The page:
More Than Usability: The Four Elements of User Experience, Part II

By Frank Guo

Published: August 6, 2012

“User experience is much more than just ease of use. In fact, when it comes to business impact, … usability is of less importance than the other three elements….”

In Part I of this series, I provided an overview of the four elements of user experience: usability, desirability, adoptability, and value. By decomposing user experience into these four elements, we can see that user experience is much more than just ease of use. In fact, when it comes to business impact, I would argue that usability is of less importance than the other three elements—even though it is the most frequently mentioned aspect of user experience. The reason? That’s the topic of this column.

We can break down how users interact with a product into two stages. At the first stage, a user has yet to use the product, but is considering whether to use it. If the user finds it appealing, he may start using it. Getting people to start using a product has greater business impact, but designers often expend too little effort at this stage to fully realize the potential business impact. At the second stage, the user is actually using the product, and that is when usability plays a critical role. Let’s look at a few examples to illustrate these two stages.

Stage 1—Getting prospective users to start using a product—for example:

“Getting people to start using a product has greater business impact, but designers often expend too little effort at this stage to fully realize the potential business impact.”
  • persuading shoppers to start using Groupon to find good deals
  • getting users to download and start using the Yahoo! Toolbar for Web browsers
  • persuading home buyers to start using Zillow.com to search for a new home
  • prompting runners to start using the RunKeeper mobile app to track their progress and improve their fitness

Stage 2—Getting existing users to continue using a product—for example:

  • encouraging shoppers to rely heavily on Groupon for shopping
  • getting users to habitually use the Yahoo! Toolbar
  • encouraging home buyers to visit Zillow.com repeatedly by satisfying their needs
  • providing an easy-to-use and engaging experience on RunKeeper for runners’ fitness-related tasks

To better understand the business impact and design effort for these two stages, let’s look at the diagrams shown in Figures 1 and 2, respectively.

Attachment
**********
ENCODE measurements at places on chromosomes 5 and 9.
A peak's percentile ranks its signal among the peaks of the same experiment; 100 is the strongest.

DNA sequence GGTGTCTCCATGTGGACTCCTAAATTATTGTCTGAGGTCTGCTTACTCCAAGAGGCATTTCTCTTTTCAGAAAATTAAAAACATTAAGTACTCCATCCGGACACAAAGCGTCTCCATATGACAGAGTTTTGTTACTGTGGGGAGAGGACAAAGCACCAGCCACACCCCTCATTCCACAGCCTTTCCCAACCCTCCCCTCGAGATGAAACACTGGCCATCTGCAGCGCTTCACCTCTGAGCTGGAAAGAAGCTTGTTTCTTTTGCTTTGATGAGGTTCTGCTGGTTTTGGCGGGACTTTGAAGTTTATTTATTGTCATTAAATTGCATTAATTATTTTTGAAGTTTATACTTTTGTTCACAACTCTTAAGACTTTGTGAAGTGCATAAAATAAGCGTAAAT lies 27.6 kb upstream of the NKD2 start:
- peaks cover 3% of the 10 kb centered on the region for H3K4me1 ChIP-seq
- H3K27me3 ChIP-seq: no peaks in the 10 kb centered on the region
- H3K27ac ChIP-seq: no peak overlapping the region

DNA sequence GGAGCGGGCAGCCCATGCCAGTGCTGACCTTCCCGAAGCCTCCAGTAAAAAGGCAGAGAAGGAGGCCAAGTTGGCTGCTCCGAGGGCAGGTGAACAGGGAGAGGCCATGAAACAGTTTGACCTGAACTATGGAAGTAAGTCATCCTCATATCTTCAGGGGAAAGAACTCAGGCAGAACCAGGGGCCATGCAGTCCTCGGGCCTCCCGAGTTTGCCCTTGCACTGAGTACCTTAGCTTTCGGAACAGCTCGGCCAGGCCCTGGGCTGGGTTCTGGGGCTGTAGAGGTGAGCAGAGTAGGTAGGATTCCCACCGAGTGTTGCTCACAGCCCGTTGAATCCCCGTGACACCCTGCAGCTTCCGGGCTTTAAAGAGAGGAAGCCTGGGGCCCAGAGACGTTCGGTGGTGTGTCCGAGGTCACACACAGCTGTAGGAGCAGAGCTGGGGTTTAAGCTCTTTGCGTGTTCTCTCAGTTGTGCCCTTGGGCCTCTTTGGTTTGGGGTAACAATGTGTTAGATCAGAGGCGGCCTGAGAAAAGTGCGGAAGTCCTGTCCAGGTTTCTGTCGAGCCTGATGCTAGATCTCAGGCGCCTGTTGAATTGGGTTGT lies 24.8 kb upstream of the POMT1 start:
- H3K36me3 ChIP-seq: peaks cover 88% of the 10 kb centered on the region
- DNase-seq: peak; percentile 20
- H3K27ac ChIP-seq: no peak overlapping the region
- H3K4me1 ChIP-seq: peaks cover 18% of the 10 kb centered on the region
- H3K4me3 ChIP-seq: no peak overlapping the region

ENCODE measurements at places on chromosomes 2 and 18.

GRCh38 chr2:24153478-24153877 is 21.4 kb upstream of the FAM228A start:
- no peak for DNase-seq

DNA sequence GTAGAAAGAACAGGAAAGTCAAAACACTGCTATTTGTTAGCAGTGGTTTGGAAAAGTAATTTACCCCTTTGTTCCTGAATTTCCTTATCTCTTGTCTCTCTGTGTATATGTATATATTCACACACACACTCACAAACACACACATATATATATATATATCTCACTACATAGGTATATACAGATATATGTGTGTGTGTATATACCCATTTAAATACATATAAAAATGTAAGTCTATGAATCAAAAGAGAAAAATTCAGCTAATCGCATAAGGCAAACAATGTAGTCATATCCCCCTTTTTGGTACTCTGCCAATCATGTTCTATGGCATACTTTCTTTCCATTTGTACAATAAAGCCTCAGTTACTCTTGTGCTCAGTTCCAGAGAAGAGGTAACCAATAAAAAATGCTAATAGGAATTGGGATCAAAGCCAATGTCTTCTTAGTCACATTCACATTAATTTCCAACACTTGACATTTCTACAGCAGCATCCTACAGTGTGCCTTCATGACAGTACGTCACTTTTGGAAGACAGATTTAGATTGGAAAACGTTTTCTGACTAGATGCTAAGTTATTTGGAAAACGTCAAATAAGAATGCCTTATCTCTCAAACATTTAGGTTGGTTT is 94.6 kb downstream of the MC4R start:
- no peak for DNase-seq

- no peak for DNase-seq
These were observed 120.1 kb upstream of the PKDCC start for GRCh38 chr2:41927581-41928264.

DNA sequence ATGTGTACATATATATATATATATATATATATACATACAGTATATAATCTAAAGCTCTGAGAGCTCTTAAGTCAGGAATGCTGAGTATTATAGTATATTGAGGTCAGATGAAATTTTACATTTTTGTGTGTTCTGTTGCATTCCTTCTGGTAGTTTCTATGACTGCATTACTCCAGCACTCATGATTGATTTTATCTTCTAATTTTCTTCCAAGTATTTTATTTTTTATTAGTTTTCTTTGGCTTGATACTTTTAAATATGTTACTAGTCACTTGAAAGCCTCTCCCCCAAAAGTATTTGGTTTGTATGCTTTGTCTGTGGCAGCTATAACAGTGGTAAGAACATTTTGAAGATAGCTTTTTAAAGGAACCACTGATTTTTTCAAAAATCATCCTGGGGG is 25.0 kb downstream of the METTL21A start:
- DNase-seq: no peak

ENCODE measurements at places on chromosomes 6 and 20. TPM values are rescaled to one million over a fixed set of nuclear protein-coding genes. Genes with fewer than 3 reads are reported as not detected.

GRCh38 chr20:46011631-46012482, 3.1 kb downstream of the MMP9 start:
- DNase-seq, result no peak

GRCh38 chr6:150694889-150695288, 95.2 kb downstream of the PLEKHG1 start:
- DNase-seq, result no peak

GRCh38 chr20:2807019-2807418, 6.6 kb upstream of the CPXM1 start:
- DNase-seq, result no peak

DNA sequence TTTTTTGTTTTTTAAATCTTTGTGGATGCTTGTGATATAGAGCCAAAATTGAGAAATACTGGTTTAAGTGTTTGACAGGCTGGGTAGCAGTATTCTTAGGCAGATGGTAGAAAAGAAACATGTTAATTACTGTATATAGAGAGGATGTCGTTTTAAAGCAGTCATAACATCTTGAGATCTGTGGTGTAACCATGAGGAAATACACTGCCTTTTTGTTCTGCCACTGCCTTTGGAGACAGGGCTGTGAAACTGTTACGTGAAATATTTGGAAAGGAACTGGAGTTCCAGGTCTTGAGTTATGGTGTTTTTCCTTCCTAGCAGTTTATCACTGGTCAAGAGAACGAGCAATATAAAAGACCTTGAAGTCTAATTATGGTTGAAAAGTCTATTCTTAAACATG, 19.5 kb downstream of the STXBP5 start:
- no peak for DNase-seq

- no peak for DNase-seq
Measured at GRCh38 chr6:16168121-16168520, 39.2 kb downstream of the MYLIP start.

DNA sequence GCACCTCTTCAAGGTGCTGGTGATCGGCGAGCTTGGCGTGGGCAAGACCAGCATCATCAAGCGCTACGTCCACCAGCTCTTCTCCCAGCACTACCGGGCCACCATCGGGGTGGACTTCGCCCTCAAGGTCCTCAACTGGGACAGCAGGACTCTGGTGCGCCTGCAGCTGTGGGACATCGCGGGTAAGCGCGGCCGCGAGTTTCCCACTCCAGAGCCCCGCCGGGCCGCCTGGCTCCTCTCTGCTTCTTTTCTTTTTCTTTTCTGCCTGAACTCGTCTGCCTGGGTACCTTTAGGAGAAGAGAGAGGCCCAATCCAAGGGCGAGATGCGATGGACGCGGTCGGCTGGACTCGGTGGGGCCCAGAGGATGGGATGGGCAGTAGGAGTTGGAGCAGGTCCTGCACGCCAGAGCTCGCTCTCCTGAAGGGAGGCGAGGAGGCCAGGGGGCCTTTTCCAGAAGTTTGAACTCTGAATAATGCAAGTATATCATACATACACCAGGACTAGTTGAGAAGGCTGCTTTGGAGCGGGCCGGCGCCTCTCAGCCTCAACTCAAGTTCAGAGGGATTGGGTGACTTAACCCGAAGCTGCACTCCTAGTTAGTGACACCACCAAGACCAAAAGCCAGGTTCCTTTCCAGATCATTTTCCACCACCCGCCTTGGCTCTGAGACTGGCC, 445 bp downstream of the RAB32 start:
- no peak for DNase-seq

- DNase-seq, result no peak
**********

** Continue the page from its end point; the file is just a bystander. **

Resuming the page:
Figure 1—Getting people to start using a product has a greater business impact

Getting people to start using a product has a greater business impact

Figure 2—Expending too little effort on getting people to start using a product

Expending too little effort on getting people to start using a product

Getting Users to Start Using a Product Is Key to Business Success

“Value, adoptability, and desirability have a greater impact on the first stage, while usability has a greater impact on the second stage, when users’ ability to complete their tasks successfully is a determining factor of their experience.”

In light of business impact, the first stage is more important, because a business can generate revenue only once users have started using a product. Value, adoptability, and desirability have a greater impact on the first stage, while usability has a greater impact on the second stage, when users’ ability to complete their tasks successfully is a determining factor of their experience.

If you design a product to support value, adoptability, and desirability, people will start using the product. On the other hand, if a product design excels in usability, once users start using the product, they’ll be able to perform their tasks successfully. But it’s still necessary to answer the million-dollar question: How can you get people to use the product in the first place?

Of course, value, adoptability, and desirability play a role at Stage 2 as well. They are important factors in driving the continuous usage of a product. However at Stage 2, they’re less important than at Stage 1.

Having worked extensively with product managers and designers, one thing I’ve noticed is that they typically place much more focus on Stage 2 than on Stage 1. For example, a product team might focus on how to design a product’s user interface to make it easy to use, but pay little attention to how to attract users to the product or on aligning product features and content to users’ needs. They often assume that users have somehow already decided to use the product, and the designers’ responsibility is simply to ensure a good experience while using it.